What are the requirements to make printing sustainable?

According to recent research, the history of printing begins in 3500 B.C., when Persian and Mesopotamian cultures began using cylindrical seals to certify documents written in clay. In China, woodcut on paper appeared in 200 B.C., and in the 15th century the first movable type printing press began to spread in Europe. Over time, printing systems evolved, even going so far as to reproduce photographs and illustrations and enabling the production of hundreds of thousands of printed objects.

Printing is an industry using inks, thinner solvents, paper (which in turn requires the use of forest resources), energy and expertise.

Fedrigoni produces high quality specialty papers and self-adhesive materials, aiming to be the best suppliers for the best customers, producing responsibly and making products that meet the creativity and technical needs of our customers, and last over time. That is why we always promote these ten aspects when thinking about a printing process:

  1. 1. Choose paper wisely. Consider at the design stage the number of pages, copies, weight and sizes (to minimize waste); also consider using thick paper to reduce the overall weight of the work.
  2. 2. Consider content. Prefer FSC® (Forest Stewardship Council) labeled papers, and consider the requirements: appearance, touch feel, and life of the final product. Recycled papers have some ecological advantages, but for absolutely brilliant color reproduction, absolute consistency among batches, or even special mechanical performance, virgin fiber papers prove to be the best choice.
  3. 3. Get information about ink. Printing inks should contain only vegetable oils and be free of mineral ones and dangerous substances (such as cobalt and its components).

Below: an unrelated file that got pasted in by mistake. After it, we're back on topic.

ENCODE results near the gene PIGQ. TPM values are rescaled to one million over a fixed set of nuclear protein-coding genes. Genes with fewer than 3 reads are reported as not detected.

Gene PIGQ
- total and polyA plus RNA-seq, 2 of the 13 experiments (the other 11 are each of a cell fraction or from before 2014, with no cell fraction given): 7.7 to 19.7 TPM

4. 4. Take de-inking into account. If you use special colors, varnishes, and toners for digital printing, de-inking is a key requirement.
  5. 5. Special effects can be sustainable. Encourage adhesives, films, special effects inks and paints that can be separated from paper and are free of dangerous substances; avoid lamination.
  6. 6. Energy. The print factory should use only certified green electricity, generated – if possible, on site – from non-fossil sources so as to reduce CO2 emissions.
  7. 7. Eliminate chemicals. The printing process should be free of PAHs (polycyclic aromatic hydrocarbons) and reduce printing washes that contain VOCs (volatile organic compounds) and have the greatest impact on eco-balance and a healthy work environment.
  8. 8. Understanding labeling. FSC® considers the origin and responsible management of the forests where the pulp comes from. FSC® is a chain of custody thus all players in the supply chain (printer, converter, not just the paper mill) must be FSC® certified to put the label on the printed product.
  9. 9. Check certification. Environmental management systems certified by ISO 14001 and EMAS, foster ongoing improvement in environmental performance such as energy consumption, material use, waste quantities and emission balances.
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    Bit #8: Sustainable printing